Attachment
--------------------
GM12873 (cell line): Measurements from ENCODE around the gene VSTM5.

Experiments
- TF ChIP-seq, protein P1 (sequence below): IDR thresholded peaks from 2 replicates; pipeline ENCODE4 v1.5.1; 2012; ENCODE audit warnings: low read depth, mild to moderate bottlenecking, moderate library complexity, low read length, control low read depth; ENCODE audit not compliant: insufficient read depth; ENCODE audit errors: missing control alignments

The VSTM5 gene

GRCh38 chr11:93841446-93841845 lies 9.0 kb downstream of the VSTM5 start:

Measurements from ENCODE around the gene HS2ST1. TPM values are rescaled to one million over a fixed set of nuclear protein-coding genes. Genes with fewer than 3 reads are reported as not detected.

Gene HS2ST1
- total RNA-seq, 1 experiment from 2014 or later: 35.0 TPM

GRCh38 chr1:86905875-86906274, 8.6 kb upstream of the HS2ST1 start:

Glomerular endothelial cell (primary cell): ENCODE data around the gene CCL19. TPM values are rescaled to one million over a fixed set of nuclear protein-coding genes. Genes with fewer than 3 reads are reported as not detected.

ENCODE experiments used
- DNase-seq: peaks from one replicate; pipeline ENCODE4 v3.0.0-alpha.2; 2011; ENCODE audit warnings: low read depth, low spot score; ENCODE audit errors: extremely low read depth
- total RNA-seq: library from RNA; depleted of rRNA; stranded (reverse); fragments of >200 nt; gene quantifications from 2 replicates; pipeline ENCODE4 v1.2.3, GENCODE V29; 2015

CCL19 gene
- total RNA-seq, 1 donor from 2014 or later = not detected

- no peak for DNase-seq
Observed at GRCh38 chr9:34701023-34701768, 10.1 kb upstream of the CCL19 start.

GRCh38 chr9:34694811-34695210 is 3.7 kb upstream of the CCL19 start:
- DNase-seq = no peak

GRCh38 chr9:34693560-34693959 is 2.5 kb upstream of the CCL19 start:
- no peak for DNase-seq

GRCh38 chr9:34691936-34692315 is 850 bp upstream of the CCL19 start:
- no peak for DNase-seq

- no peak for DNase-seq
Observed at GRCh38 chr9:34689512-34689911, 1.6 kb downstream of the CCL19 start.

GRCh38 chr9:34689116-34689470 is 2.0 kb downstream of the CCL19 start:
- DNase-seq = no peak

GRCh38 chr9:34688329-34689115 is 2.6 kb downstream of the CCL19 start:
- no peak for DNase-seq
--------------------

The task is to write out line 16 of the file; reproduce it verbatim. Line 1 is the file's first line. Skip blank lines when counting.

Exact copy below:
- no peak for DNase-seq